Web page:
We knew that we were going to ask the question yesterday but it is still a bit strange to think we can start this process. If we make it through, we will be down to one medication (for his thyroid) which we will be one until at least age two. We have been at a barely palliative dose of the insulin medication for months now and endocrine thinks his system does not need it. The way to find out: reduce the dose by half for two weeks, testing his blood sugar twice a day. If he makes it those two weeks without dropping his blood sugar, we go two more weeks with no medicine testing his blood sugar twice a day. If he makes it those two weeks, we are home free (theoretically) and just have to test if his behavior changes. So, for those of you with the wherewithal, cross your fingers for a while that we make it through.
Next stop, pediatrician at the start of the new year. After that we could have a few months of normalcy without doctors appointments every week. Again, fingers crossed.
December 12, 2015Posted by on
Hello again. We have been on an upswing for the past few weeks, just trying to get through to the end of the year. We have had some ups and downs, but are diligently working to figure out how to address the remaining challenges that exist. One to cross of the list: eyes.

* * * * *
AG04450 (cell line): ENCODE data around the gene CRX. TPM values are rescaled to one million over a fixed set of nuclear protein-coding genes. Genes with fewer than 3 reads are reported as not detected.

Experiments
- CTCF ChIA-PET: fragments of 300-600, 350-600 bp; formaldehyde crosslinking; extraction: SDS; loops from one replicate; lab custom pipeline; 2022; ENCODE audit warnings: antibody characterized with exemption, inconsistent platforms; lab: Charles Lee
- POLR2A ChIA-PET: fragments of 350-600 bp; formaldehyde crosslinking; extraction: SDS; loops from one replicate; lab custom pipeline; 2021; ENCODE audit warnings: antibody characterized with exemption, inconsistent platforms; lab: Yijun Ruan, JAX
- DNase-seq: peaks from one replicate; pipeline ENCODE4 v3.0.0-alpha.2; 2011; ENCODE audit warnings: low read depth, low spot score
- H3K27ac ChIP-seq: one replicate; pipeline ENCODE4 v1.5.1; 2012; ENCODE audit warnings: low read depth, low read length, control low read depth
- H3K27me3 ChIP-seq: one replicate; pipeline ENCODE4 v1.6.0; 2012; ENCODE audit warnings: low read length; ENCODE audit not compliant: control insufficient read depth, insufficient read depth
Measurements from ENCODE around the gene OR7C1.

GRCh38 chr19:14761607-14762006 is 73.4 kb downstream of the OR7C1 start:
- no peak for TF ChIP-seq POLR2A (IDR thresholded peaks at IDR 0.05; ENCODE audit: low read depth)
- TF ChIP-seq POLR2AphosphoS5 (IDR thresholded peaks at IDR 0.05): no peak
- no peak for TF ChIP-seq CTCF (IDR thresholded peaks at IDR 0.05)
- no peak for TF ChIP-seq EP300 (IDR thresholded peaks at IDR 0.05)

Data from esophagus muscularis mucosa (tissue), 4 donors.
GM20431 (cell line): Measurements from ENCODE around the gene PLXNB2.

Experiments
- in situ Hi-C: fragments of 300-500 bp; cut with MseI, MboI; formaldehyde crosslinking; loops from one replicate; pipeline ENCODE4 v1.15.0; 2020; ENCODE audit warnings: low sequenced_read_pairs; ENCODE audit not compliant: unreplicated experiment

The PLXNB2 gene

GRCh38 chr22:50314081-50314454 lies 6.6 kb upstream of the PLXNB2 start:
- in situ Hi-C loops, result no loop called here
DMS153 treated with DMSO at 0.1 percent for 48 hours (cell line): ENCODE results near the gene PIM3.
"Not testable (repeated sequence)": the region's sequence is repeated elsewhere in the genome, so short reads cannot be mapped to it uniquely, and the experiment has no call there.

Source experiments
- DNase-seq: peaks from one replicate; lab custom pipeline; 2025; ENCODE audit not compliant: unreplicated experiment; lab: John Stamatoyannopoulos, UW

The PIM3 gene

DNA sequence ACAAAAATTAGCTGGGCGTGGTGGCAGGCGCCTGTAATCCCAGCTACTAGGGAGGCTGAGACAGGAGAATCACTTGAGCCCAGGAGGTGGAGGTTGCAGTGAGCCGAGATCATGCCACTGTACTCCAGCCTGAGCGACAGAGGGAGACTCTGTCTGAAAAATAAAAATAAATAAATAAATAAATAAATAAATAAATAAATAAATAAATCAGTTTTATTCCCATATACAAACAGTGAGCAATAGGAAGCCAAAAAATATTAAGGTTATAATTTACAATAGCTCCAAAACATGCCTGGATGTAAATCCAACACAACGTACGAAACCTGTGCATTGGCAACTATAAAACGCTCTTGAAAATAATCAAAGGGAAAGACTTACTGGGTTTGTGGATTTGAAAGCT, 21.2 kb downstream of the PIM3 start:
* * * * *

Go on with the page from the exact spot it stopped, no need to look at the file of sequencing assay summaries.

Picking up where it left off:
We met with the amazing pediatric ophthalmology team at the JHU Wilmer Eye Institute on Wednesday to address some concerns about focusing and overall ability to see. It is remarkable what they are able to do for a FIVE MONTH OLD BABY to assess eyesight, and to make repairs to eye structure at this point to eliminate future issues. The visit we long and arduous, but resulted in amazing news. His eyesight is great. There is no damage to his optic nerve. And the focusing issues we are having are most likely a result of his prematurity and he will grow out of them. High five BBA!
Follow up with endocrine next week and hope for some medication adjustments. Updates on that to follow.